A section within a Clinical Issues in Neonatal Care manuscript that can sometimes get looked over in development is implications for families. No matter the clinical issue or disease process, there are always implications for families and these need to be addressed in your manuscript. For example, what are the short- and long-term effects of the disease process? What information does the family need or how best can you explain this disease process in terms that the family will easily understand? What decisions will the family need to make and how will nurses best support them in the process? What will the needs of the infant be after discharge and what resources will the family need to obtain to support their infant? Considering the family in all areas of neonatal nursing care sends the message to everyone caring for high-risk infants that families are vitally important to the overall outcomes of the infants.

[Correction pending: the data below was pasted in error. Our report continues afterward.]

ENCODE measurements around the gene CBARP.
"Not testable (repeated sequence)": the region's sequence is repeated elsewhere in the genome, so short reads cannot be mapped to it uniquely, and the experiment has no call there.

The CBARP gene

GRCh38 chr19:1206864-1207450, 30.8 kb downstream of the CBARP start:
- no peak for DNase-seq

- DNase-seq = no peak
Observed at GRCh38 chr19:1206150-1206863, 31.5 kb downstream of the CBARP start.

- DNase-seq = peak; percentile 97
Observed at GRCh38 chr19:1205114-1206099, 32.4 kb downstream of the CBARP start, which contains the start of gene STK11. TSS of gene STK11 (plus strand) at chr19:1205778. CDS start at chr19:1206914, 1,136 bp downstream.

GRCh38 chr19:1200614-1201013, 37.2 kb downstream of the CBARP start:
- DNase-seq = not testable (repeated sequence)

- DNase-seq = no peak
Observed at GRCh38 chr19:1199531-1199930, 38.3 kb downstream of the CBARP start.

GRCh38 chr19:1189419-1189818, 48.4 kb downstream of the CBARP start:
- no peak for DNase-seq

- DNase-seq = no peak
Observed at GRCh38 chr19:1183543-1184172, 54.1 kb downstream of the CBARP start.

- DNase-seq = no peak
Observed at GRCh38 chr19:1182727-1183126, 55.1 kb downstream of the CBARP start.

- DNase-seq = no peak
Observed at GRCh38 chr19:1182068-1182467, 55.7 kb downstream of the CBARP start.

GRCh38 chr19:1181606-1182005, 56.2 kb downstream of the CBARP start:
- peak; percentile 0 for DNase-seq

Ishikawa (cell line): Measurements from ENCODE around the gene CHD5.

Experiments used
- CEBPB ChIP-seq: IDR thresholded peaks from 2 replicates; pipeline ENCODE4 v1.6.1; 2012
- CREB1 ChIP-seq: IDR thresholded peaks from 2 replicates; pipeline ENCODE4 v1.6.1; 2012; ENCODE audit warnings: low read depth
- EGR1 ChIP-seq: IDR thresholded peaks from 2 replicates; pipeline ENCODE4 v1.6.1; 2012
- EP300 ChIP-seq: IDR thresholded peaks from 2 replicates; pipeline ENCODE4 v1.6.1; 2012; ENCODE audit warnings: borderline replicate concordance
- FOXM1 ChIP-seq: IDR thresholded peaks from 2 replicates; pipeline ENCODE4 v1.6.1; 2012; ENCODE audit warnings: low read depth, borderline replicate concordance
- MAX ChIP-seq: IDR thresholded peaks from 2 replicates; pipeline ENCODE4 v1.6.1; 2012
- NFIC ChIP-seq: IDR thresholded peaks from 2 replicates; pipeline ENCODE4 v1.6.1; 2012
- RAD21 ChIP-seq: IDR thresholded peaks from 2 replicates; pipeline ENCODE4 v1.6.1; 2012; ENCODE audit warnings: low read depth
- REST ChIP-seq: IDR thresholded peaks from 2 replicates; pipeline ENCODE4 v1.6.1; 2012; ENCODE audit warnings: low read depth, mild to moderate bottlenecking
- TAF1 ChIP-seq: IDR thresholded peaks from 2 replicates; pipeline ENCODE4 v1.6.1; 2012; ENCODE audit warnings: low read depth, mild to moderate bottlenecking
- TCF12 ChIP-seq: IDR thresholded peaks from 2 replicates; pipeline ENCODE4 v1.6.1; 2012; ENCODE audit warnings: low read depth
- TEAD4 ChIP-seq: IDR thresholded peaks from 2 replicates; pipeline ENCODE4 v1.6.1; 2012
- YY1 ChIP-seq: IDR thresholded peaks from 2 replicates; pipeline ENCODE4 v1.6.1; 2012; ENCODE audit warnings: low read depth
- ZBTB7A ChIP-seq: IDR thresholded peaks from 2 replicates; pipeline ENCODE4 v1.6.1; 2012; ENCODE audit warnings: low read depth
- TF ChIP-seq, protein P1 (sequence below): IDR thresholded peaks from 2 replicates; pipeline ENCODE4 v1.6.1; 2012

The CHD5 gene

Now that your manuscript is beginning to come together, this is a good time to discuss the abstract. Abstracts for ANC are 250 words or less and have standard format with structured headings. The Background section usually contains a sentence or 2 about why this topic is important. This might be the issue or concern that motivated you to write the manuscript in the first place. Next is the Purpose section. In this section, you outline in a purpose statement the knowledge that the reader will gain from reading the manuscript. What is the overall driving objective for the work? The next section of the abstract is the Methods/Search Strategy section. This is usually 1 to 2 sentences about the manuscript structure you chose to portray your finding. For example, this will be different if it is a concept analysis as opposed to an integrative review. The Findings/Results section comes next and includes what you found in the literature. Findings could be grouped into central themes or ideas. Again, the sentence you use in the abstract provides the most critical or high points of those included in your manuscript. Implications for Practice is the next section of the abstract. This section tells the reader what recommendations you are providing that will help to guide their practice. Include in the section the important takeaway points you feel are important for decision making. Last in the abstract is the Implications for Research section. In this section, make recommendations for what still needs to be studied about your topic. Where do the gaps exist in our understanding of the topic and what still needs to more thoroughly explored? Begin the abstract by writing at least 1 sentence for each of the 6 sections and then add content as the 250 word limit allows. Typically, the background, purpose, and methods sections should be more succinct to allow for more detail in the results and implications for practice/research sections.